Derived from the ancient Greek word for “star,” asterism refers to intersecting lines of light in a gemstone. Six pointed stars are the most common, though four and twelve pointed stars also occur, depending on the molecular structure of the jewel. To best display a jewel’s asterism, the stone is cut into a cabochon, a circle or oval shape with a domed top. Sapphires and rubies are most famed for asterism, though other gemstones such as topaz, spinel, and even rose quartz may exhibit this phemonena. Asterism is usually caused by inclusions of the mineral rutile, also known as silk. Rutile often takes on needle like shapes. If the needle like stone lays in multiple directions, asterism may form. An ideal gem star should sit in the center of the cabochon, with straight rays that stretch from the middle all the way to the edges of the stone.
Alexandrite’s Color Change
Alexandrite is a type of chrysoberyl stone whose color changes depending on the ambient light. Due to the way chromium replaces some of the aluminum in the jewel’s crystal structure, alexandrite reacts differently to the color differences in sun and incandescent lights, turning blue green and deep red respectively. The phenomenon is so closely associated with alexandrite, that when stones such as corundum or spinel change colors, it’s called alexandrite-like. The most sought after alexandrite displays dramatic color change, transforming from red to green, rather than related hues such as blue and purple. Fine alexandrite ismore likely to have colors that bear gray or brownish casts than to achieve the saturation levels of ideal emeralds and rubies. Though its hues may not be as bright, alexandrite’s color change phenomena makes it a worthy addition to any collection.
Also known as cat’s eye, chatoyancy is a gemstone inclusion that creates a bright line inside a jewel. When centered in the middle of a stone, the beam of light resembles the pupil of a cat, inspiring the name. The cause of chatoyancy is narrow inclusions within the crystal which sit parallel to one another. Cutting the stone into a cabochon shape concentrates the light from these inclusions, creating the eye. Chatoyancy is most associated with chrysoberyl, though a variety stones including tourmaline and quartz may also exhibit cat’s eyes. One notable trait of chatoyancy involves shining two beams at opposite angles. This causes two lines to appear, giving the illusion of a wide pupil. Moving the lights back and forth causes the “eye” to open and close.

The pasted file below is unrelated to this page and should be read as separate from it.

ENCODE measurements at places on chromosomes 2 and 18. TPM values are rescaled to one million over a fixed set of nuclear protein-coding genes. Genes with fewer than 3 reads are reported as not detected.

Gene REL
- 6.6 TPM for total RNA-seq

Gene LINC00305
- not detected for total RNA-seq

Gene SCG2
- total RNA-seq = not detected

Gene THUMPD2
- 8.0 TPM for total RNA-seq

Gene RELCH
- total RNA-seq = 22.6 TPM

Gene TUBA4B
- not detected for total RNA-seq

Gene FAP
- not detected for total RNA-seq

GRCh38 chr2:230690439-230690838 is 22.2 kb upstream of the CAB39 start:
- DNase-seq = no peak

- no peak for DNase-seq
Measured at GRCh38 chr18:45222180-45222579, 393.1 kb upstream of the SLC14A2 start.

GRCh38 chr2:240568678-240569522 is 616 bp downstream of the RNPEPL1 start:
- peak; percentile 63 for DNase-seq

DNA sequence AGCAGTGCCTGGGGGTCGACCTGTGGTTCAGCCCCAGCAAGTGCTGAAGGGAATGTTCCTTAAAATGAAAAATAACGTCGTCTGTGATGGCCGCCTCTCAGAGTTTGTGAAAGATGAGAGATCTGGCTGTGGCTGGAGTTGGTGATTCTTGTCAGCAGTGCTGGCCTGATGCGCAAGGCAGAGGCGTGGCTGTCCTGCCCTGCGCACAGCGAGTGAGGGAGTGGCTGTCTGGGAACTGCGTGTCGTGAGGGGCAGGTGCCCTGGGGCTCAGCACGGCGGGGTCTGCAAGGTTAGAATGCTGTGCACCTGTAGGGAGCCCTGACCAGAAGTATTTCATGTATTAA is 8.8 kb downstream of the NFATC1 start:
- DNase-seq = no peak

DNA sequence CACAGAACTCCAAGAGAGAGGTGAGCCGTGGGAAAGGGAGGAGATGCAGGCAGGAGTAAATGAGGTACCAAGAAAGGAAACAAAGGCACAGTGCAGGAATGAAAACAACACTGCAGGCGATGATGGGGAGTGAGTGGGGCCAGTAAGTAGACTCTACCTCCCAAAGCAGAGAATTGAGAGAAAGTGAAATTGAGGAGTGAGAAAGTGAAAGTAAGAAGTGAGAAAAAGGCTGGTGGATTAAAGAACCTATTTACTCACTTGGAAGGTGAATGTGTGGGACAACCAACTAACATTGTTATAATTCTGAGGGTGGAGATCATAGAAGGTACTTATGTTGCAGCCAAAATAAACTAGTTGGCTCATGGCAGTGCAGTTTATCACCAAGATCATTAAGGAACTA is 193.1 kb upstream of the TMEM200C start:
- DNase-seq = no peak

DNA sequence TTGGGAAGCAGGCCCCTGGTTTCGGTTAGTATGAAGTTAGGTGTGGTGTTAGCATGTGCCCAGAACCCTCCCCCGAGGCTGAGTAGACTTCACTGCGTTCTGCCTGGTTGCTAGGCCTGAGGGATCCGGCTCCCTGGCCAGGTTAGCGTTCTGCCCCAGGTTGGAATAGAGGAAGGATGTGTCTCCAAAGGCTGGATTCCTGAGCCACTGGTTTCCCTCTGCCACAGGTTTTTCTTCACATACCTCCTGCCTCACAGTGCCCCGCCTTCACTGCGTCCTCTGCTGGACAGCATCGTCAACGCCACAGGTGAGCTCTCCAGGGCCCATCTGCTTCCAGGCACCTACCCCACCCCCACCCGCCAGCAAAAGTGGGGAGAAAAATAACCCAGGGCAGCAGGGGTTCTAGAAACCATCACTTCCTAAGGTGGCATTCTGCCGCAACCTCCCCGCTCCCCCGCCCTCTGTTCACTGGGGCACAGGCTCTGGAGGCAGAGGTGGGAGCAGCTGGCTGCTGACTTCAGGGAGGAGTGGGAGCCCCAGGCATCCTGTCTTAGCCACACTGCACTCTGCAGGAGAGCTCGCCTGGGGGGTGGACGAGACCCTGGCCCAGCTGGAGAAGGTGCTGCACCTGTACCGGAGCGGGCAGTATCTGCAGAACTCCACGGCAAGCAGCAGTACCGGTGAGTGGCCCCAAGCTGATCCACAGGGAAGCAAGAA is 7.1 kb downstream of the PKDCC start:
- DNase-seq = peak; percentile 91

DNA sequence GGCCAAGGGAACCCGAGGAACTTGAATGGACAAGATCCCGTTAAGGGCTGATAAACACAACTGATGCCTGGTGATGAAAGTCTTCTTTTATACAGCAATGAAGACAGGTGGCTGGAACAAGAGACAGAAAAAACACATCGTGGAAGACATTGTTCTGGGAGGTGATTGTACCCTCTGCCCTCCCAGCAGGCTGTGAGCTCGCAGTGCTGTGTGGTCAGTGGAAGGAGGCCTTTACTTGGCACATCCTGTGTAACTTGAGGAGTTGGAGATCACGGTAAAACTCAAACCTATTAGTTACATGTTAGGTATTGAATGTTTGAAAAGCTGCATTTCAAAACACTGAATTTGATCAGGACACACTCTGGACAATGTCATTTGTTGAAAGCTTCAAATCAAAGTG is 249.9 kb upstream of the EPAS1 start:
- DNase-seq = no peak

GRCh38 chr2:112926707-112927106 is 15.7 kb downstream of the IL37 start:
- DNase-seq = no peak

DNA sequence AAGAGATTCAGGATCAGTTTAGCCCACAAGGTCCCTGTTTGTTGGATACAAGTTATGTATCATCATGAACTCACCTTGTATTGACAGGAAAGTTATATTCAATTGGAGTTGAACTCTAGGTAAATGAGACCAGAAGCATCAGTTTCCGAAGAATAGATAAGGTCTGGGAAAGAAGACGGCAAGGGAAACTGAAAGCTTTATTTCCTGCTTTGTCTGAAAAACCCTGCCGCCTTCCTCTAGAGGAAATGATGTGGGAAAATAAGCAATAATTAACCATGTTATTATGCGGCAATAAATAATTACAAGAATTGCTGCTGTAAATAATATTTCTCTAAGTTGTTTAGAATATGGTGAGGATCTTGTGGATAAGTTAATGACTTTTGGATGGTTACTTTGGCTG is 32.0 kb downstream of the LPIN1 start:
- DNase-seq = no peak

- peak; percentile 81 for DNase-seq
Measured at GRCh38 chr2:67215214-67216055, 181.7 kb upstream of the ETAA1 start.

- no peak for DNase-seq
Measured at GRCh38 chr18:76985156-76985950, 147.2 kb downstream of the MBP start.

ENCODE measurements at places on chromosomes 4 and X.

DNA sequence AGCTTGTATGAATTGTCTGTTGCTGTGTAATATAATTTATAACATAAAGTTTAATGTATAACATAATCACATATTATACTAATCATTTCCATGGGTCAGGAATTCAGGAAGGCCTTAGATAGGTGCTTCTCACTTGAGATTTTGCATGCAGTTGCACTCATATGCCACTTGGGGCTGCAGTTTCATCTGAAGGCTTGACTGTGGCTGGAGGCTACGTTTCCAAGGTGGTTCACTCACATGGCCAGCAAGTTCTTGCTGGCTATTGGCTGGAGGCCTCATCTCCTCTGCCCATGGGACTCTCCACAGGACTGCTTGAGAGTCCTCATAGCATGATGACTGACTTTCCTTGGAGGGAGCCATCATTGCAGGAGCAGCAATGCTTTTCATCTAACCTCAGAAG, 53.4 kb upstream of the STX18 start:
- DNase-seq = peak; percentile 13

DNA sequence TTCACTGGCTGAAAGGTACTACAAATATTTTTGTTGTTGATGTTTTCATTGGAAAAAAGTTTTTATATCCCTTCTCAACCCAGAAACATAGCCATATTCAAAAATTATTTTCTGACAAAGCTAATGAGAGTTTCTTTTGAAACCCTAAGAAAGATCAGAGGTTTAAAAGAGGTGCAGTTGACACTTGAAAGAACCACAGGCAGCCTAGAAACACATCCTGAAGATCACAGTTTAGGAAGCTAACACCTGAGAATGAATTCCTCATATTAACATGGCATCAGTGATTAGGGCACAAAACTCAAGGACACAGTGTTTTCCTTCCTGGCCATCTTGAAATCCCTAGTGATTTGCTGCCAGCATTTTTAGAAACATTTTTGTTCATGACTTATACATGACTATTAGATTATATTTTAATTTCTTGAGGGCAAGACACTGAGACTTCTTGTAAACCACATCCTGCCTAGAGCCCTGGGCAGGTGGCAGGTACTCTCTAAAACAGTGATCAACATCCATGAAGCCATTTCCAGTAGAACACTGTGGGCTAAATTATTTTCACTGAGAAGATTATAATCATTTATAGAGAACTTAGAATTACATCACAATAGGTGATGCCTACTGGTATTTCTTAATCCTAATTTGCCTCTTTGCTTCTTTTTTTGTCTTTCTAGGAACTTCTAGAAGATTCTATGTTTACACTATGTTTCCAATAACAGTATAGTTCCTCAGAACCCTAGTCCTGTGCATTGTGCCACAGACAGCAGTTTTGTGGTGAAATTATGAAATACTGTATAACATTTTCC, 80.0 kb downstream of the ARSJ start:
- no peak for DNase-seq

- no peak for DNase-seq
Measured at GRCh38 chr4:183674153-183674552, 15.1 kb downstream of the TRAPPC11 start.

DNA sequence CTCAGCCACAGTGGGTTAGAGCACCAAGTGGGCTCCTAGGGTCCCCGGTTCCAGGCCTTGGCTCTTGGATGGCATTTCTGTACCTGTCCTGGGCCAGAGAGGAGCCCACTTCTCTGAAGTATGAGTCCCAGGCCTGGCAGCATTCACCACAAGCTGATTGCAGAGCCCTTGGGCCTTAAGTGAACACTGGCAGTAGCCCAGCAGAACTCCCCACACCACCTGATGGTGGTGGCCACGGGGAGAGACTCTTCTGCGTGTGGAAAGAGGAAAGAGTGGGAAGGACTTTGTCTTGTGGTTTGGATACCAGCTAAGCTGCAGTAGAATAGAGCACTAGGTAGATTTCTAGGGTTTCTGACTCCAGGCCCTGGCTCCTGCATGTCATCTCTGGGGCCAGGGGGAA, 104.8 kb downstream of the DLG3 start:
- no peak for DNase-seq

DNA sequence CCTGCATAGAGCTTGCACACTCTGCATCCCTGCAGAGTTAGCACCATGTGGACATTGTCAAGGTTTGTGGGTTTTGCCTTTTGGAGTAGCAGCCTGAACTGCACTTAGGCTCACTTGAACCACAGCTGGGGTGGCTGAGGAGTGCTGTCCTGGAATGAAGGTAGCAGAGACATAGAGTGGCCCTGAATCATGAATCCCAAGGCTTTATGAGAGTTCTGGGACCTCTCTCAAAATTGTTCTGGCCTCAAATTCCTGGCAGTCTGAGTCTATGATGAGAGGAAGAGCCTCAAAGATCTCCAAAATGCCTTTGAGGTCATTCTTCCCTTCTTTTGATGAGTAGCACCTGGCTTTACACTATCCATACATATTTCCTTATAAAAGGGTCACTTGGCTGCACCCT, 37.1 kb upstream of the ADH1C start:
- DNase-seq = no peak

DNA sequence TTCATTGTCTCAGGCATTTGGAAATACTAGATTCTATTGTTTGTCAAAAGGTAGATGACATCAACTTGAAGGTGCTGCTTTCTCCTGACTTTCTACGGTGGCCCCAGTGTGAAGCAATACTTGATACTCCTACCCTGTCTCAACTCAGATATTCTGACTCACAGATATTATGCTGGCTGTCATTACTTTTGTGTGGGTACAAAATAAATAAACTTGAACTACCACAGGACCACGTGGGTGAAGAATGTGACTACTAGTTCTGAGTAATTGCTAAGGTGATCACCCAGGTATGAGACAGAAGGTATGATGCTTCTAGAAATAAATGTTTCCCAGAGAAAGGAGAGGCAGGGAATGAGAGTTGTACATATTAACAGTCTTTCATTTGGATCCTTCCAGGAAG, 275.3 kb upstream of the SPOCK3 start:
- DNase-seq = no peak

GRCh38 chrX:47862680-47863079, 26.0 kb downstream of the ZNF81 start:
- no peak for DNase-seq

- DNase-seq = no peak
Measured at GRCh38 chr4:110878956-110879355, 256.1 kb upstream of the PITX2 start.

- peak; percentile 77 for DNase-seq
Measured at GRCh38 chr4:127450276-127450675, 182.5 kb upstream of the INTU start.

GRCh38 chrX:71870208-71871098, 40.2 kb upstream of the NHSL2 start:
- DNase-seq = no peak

A type of feldspar known as labradorite contains countless microscopic flecks which face one or occasionally two directions. At some angles, labradorite is a plain dark stone. When turned just so, the entire surface lights up, its plates reflecting brilliant colors. Its play of light is known as labradorescence. The hue most associated labradorescence is blue, though green, yellow or scraps of red may also appear. Rather than a uniform shade, labradorescence appears in gradient tones, shifting in saturation levels. Depending on the stone, a rainbow of colors shine throughout the labradorite’s surface.
Iridescence and Orient
The distinctive features of nacre and nacreous pearls include their cloudy gleam and the way rainbows slide over their surfaces. This occurs due to the platelets of calcium carbonate that make up nacre, which sit stacked on top of one another in staggered layers. This arrangement disrupts the flow of light, creating a gleam known as iridescence and orient. While iridescence in the gem world usually refers to nacre and nacreous pearls, there are exceptions. Conch pearls don’t have the staggered platelets of its nacreous cousins, but displays a flame like iridescence caused by long microscopic crystals that lay parallel to one another. Fire agate also disrupts light beautifully, throwing off gleaming red and yellows through alternating layers of silica and iron oxide.
When light hits a gemstone, causing a flurry of metallic sparkles, the effect is called aventurescence. The phenomena is caused by countless inclusions within the stone that are oriented to reflect light. “Aventurescence” derives from the Italian words “a ventura,” or “by chance,” alluding to the accidental discovery of goldstone glass in the 18th century. Goldstone glass is a manufactured material often used in fashion jewelry, which shines from the copper glitter suspended inside. Unlike most simulants, aventurescence was named in honor of the glass, and later used to describe natural stones. Sunstone, also known as aventurine-feldspar, gleams with the help of copper flakes. Aventurine quartz is another example, reflecting light with the aid of chrome inclusions.
Milk and Honey
Chrysoberyl is one of a variety of stones that are able to obtain cat’s eyes. Though the alexandrite subgroup is famed for its ability to change color, the other type of chrysoberyl, cymophane, also has this ability. When combined with chatoyancy, two hues appear on the same stone. Cymophane is prized for its golden yellow color. Chrysoberyl, meaning “gold-white spar” in ancient Greek, is named in honor of the cymophane type. When a cat’s eye version of this stone is cut into cabochon and light hits the jewel at the right angle, the half of the gemstone closest to the light will retain its tawny hues, while the one in shadow takes on a cloudy white appearance. This is known as the milk-and-honey effect.